Workplace confidence with disability employment drives success

For SMEC, an engineering company with long-standing history dating back to the Snowy Mountains Hydroelectric Scheme in 1949, disability employment isn’t just about the individual – the organisation benefits too.

“It helps our people appreciate all kinds of diverse perspectives,” says SMEC ANZ CEO James Phillis.

“Some of what we do is stakeholder and community engagement, so anything that helps our staff understand a broad range of perspectives is a definite positive for us,” he says.

Over three years ago, SMEC employed Horace Wong as an Office Assistant through Jobsupport, a Disability Employment Services (DES) provider – a decision that James played a key part in.

“Hiring Horace was my EA’s idea, but as soon as the opportunity was raised I was a strong supporter,” he says.

“Both personally and organisationally we have a very egalitarian culture, so providing someone an opportunity they might not otherwise get was important to me.”

When Horace started at SMEC, Jobsupport helped by developing a Support Agreement outlining what his day to day tasks would be, and what help he would need.

“We didn’t need to make any physical adjustments for Horace – we just supplied the equipment he’d need as we would with any other employee,” says James.

“For the most part, we give him extra space when he needs it, we clearly explain tasks, that kind of thing. It’s about being flexible, and giving him every opportunity to succeed – which is again just what we do with any employee,” he says.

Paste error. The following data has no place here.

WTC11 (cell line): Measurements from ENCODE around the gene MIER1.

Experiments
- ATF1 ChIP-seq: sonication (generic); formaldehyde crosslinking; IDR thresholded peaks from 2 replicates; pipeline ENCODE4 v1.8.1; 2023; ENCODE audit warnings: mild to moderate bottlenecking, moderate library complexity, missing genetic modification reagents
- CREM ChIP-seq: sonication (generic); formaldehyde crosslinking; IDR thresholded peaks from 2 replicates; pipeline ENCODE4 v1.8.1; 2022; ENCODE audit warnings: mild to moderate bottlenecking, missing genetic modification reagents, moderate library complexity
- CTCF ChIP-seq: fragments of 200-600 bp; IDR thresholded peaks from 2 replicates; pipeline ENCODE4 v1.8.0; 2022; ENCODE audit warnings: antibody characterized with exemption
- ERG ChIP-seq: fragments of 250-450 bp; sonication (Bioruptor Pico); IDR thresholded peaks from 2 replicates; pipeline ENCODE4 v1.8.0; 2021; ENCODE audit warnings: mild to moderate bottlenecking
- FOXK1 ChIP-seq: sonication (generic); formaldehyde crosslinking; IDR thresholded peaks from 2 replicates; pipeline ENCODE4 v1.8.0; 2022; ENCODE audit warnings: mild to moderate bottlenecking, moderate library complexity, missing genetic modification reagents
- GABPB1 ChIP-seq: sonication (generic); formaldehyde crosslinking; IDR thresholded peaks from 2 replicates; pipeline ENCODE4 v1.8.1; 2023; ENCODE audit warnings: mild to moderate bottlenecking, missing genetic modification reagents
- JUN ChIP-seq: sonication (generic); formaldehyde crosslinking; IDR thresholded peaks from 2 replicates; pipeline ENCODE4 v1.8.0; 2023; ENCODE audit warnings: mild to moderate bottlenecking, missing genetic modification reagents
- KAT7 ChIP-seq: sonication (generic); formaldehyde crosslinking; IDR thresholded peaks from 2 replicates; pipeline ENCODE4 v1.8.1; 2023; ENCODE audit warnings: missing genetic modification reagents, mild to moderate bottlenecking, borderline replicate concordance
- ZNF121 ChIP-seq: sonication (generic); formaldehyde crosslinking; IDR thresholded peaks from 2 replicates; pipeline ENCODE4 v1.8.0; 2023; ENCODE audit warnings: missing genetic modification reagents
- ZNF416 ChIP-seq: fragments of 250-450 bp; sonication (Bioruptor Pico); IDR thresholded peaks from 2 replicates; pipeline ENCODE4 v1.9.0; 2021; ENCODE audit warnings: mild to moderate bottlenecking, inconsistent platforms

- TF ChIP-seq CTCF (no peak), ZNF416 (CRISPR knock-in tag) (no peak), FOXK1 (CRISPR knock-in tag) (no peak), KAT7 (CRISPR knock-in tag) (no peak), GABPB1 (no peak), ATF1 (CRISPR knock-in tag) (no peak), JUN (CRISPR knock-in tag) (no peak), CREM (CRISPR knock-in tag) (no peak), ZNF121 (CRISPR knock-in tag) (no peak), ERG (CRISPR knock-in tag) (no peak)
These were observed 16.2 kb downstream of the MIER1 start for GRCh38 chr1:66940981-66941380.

Like Horace, many people with disability won’t need physical adjustments in the workplace. But, knowing when adjustments need to be made is an important part of hiring people with disability. When you aren’t sure what might be needed, the Disability and Adjustment page on the JobAccess website has information that can help.

For SMEC, hiring people with disability is not only good for people, it makes good business sense too.

“Our reason for employing people with disability is two-fold. For one, organisations need to respect and reflect the communities in which they work. And, people with disability have the right to work just like anyone else, which means giving them a fair and reasonable chance to do so,” says James.

For organisations looking to hire people with disability, there are plenty of resources to help source talent. The National Disability Recruitment Coordinator (NDRC) can work with larger organisations to help them access the skills and talents of people with disability, while DES providers can work with organisations of any size to do the same.

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